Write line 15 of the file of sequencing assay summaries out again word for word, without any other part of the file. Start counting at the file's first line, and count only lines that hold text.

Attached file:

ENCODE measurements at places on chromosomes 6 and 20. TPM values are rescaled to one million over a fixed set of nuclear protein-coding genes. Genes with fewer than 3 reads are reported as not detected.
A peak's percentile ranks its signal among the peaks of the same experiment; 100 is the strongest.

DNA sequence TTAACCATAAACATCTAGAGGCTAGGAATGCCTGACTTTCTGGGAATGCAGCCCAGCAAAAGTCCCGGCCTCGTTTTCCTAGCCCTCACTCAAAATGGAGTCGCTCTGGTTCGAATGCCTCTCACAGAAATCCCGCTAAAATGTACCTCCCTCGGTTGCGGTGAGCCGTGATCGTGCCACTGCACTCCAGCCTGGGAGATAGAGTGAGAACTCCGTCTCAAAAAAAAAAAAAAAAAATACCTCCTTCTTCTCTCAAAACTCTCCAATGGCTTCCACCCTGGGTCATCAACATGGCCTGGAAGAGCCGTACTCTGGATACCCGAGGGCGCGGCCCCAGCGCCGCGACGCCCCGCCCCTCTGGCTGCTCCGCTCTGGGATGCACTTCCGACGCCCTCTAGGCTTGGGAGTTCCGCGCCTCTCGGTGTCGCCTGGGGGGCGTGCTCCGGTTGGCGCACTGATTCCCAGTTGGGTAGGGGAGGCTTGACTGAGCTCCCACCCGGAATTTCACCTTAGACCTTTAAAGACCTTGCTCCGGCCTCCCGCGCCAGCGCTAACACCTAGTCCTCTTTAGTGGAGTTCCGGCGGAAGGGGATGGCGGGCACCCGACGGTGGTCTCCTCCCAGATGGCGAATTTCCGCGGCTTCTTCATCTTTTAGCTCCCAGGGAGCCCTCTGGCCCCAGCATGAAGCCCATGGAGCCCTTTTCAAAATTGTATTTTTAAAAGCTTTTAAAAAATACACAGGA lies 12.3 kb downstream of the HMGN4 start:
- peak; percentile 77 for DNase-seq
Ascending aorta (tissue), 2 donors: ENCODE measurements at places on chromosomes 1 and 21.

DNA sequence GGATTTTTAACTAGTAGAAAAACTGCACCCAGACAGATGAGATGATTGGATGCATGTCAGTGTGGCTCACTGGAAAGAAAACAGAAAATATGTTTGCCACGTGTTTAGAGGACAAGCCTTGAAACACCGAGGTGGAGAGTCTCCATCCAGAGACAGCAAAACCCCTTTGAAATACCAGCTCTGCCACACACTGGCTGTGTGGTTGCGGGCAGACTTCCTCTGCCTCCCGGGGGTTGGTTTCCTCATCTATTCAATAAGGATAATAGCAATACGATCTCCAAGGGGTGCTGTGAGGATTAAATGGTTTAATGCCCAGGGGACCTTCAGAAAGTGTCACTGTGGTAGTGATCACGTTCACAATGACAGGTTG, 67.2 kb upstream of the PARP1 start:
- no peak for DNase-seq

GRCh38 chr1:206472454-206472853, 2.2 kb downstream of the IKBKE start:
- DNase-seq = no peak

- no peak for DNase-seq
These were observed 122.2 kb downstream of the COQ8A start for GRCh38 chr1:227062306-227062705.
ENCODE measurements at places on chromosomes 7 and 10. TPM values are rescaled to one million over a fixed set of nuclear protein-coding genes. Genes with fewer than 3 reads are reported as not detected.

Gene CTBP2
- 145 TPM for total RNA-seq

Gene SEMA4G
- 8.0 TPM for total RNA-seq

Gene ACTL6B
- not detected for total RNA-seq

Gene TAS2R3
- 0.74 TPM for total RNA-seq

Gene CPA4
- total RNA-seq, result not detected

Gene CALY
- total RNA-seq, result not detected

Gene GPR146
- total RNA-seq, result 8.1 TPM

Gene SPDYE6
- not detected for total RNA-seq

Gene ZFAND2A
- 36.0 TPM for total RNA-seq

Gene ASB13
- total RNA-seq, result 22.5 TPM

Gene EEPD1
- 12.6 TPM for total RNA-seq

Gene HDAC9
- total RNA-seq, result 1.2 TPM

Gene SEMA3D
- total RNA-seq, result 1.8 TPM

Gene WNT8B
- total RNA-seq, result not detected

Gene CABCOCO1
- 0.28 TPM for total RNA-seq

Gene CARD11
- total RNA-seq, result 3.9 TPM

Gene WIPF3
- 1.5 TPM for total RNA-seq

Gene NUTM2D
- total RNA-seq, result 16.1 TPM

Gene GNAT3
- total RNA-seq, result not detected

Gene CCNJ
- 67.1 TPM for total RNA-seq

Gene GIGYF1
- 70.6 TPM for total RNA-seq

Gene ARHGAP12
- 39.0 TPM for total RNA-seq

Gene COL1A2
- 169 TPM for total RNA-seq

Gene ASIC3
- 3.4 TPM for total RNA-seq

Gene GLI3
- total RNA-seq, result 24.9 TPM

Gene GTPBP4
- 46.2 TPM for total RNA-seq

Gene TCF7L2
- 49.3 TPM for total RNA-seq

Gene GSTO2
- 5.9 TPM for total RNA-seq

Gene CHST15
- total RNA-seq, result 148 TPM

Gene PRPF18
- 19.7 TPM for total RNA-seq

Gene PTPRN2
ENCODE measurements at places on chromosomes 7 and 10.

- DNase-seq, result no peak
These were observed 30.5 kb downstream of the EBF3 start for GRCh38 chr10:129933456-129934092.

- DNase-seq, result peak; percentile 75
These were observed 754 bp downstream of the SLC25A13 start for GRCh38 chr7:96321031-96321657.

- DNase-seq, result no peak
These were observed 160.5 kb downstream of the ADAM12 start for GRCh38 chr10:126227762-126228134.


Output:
Gene SEMA4G